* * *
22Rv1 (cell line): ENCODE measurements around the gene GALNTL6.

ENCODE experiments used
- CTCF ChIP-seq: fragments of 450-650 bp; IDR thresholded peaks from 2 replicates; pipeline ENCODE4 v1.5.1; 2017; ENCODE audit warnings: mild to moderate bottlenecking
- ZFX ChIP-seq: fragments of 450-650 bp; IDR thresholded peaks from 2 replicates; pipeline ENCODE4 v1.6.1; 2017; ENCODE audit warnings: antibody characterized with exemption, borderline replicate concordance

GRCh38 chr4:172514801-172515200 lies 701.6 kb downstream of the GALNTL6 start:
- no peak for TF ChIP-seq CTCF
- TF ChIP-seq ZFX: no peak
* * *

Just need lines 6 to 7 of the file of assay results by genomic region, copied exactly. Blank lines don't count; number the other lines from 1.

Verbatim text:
- no peak for TF ChIP-seq CTCF
- TF ChIP-seq ZFX: no peak